WASHINGTON — Washington. Many Democrats, perhaps, have been thinking the way I have about our party's presidential nomination. For many months my position was: I'm for Clinton -- just don't tell me anything about him. More recently my position has been: Goddammit, I told you not to tell me anything about him.
According to ''Doonesbury'' and others, Bill Clinton in person emits some magic scent that causes strong journalists to swoon. This may be true. But for most Democrats (including me) who've never met the man, his appeal is different. For Democrats, the Age of Romance is over. We're not looking to swoon. All we want now is a good provider who'll be kind to the children.
For Republicans, as well, true romance is not in the cards this year. George Bush is not a man to swoon over -- he's a man to keep the enemy from the door. For loyalists of both parties, though, the trouble with the politics of lowered expectations is that whenever you think you've lowered them enough, you've got to lower them again.
The other day I called my guru Charlie Peters, editor of the Washington Monthly and a Southerner, to get the party line. What do we think of Clinton now? ''Ah cain't decide,'' said Charlie in some agony: ''Is he too much of a liar?'' That is exactly the right question, in the spirit of 1992. Of course he's a liar. They're all liars. But is he too much of a liar?
Clearly he's too much of a liar for his own good, and when he's not lying he's a reflexive weaseler. Even many supporters think he's lying about Gennifer Flowers, which is odd considering his artful honesty on the general question of adultery. His ''never broke the laws of my country'' evasion about marijuana was doubly pointless: first, because youthful dope smoking is a proven non-issue; and second, because it was inevitable he'd be cornered.
Nevertheless, he'll do. That's the standard, and Mr. Clinton meets it.
The notion that the press has given Bill Clinton a free ride is preposterous. About the only thing people know, or think they know, about him is that he has ''character'' problems. Not one in 20 people who are under this vague impression has weighed the details of the various charges to determine whether they are valid. And not one in 50 could tell you what his economic program is. Unless you think Governor Clinton is patently disqualified and should have been driven from the race, it's hard to see how the press coverage has tilted things in his favor.
Now New Yorkers -- preening themselves on their hard-nosed skepticism -- may be about to prove that they can see through Slick Willie by awarding an upset to the 1992 campaign's most obvious fraud, the Unspeakable Jerry Brown. Mr. Brown is hustling these supposedly street-smart voters like a three-card monte operator hustling tourists on Fifth Avenue. For cryin' out loud, folks, how long you been in this town?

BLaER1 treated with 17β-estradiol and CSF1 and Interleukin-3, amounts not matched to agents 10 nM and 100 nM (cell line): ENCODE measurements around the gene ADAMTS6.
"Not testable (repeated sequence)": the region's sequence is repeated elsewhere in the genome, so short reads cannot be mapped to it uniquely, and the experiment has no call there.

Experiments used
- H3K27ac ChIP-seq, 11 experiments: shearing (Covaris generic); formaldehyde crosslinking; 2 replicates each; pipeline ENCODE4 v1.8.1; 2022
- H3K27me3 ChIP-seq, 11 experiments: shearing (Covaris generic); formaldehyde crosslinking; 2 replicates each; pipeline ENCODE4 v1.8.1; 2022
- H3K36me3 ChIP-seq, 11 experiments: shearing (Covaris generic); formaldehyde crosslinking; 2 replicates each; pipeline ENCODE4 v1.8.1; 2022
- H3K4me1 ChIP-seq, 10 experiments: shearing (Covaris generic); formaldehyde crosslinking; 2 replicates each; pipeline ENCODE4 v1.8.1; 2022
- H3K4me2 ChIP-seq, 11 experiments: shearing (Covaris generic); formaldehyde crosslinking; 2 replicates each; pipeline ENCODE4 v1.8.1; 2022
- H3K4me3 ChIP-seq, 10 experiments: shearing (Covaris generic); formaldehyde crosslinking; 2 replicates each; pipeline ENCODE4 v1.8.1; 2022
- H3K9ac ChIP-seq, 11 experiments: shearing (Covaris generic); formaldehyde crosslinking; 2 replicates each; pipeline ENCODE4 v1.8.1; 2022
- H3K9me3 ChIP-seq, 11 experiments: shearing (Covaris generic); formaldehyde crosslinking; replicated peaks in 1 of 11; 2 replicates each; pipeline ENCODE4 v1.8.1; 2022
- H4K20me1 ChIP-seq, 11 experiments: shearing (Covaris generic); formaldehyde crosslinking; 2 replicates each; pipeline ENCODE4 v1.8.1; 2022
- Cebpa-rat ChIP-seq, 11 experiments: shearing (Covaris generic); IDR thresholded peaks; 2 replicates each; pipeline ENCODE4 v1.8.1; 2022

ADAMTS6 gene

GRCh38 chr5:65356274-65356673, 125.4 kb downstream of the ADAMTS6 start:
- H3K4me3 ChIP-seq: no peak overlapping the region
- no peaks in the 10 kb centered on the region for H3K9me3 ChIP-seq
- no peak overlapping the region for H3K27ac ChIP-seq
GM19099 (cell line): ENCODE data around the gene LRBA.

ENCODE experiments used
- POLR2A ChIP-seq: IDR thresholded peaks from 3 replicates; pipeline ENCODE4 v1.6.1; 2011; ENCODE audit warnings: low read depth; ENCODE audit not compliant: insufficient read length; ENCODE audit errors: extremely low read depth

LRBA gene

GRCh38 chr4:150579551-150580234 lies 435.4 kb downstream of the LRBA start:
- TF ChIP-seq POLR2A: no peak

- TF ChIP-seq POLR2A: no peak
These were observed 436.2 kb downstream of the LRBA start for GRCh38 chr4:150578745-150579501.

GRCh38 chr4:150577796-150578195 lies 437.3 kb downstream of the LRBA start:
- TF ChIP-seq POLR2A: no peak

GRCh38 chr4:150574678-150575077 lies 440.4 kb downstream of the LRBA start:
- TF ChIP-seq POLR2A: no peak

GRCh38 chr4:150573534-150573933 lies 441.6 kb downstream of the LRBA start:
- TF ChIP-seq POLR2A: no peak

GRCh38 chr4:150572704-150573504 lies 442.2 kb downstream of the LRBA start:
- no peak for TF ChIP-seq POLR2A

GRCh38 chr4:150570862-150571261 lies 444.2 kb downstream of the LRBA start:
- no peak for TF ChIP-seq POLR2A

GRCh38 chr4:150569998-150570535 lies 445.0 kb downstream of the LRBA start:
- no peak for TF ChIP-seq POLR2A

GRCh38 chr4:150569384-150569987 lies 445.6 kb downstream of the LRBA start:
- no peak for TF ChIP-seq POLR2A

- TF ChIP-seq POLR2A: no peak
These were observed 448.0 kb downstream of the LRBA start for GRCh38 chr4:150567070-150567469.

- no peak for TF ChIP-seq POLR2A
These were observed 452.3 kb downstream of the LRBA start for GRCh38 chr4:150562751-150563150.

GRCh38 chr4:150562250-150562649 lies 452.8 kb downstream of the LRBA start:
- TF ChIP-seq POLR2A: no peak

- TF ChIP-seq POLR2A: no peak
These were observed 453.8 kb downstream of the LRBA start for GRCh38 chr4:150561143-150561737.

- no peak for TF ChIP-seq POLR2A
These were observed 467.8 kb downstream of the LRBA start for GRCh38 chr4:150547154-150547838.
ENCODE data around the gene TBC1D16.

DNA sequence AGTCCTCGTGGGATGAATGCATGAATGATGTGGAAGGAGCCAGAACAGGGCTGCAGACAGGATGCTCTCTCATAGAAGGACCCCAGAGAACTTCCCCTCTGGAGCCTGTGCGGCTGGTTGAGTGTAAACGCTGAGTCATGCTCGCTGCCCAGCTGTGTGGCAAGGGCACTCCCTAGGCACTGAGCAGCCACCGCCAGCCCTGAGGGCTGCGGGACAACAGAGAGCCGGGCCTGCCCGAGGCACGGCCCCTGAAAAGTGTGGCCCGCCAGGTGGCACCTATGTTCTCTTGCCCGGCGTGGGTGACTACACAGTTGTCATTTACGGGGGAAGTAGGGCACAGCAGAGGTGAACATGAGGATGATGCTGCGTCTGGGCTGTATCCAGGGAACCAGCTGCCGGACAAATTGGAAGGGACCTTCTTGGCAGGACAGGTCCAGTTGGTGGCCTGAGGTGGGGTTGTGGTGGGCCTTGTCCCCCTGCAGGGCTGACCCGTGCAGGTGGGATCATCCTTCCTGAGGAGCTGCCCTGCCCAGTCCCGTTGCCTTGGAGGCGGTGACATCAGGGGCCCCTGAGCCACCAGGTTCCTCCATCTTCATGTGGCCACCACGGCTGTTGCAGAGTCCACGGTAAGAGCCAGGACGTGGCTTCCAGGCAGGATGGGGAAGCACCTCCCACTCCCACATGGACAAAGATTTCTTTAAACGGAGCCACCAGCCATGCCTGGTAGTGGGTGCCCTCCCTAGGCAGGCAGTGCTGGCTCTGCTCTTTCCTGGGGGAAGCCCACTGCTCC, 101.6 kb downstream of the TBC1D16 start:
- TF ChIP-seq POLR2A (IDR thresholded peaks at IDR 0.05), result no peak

Governor Clinton's ''scandals'' need to be put in perspective. So he played golf at an all-white country club. Has anybody gone back to check the many places where the golf-mad George Bush has tee'd off over the years?
Similarly, whatever you make of Hillary Clinton's law practice, no one seriously supposes that the Clintons are financially corrupt. Their ambitions so clearly lie elsewhere. Meanwhile (as Pat Buchanan was pointing out) President Bush's very campaign team is stocked with people who have made fortunes by selling their influence with his administration.
Mr. Clinton even gets it these days for being too ambitious and ''too political.' You really cannot win. Michael Dukakis was savaged for not being political enough, not fighting back. Now Mr. Clinton is criticized as the ultimate politician in an anti-politician year. It's even considered some kind of defect that he has wanted to be president all his life. Children used to be taught that America is a great country because any child can grow up to be president.
Of the remaining serious presidential contenders -- Messrs. Bush, Brown and Clinton -- it is the so-called ''robo-candidate,'' Mr. Clinton, who has given the most evidence of a genuine heart beating under the circuit boards. Read, in Time magazine, excerpts from a letter he wrote to a classmate at the time of his draft troubles. I'm not sure these lines absolve Mr. Clinton of slickness on the draft issue. But they reveal a level of moral reflectiveness George Bush has never achieved, on available evidence.
Nor can you imagine Mr. Bush (or Mr. Brown) displaying the combined human anger and human compassion of Mr. Clinton in his televised outburst against that AIDS activist in New York. Now the governor's a very smart guy, and I wouldn't absolutely put it past him to have faked this famous mad scene. But a politician who could fake humanity that skillfully would be just about as good as a real human being.
In other words, he'll do. I think.
TRB is a column of The New Republic, written by Michael Kinsley.